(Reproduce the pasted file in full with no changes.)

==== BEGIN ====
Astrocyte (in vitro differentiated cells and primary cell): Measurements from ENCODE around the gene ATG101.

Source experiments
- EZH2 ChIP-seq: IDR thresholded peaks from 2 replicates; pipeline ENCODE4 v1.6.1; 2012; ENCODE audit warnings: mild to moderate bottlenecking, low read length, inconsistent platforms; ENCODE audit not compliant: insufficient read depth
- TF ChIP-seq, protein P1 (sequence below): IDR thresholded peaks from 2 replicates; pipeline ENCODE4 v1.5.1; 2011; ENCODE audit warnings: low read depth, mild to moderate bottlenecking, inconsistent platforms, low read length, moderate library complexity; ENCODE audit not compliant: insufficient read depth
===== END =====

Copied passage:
Astrocyte (in vitro differentiated cells and primary cell): Measurements from ENCODE around the gene ATG101.

Source experiments
- EZH2 ChIP-seq: IDR thresholded peaks from 2 replicates; pipeline ENCODE4 v1.6.1; 2012; ENCODE audit warnings: mild to moderate bottlenecking, low read length, inconsistent platforms; ENCODE audit not compliant: insufficient read depth
- TF ChIP-seq, protein P1 (sequence below): IDR thresholded peaks from 2 replicates; pipeline ENCODE4 v1.5.1; 2011; ENCODE audit warnings: low read depth, mild to moderate bottlenecking, inconsistent platforms, low read length, moderate library complexity; ENCODE audit not compliant: insufficient read depth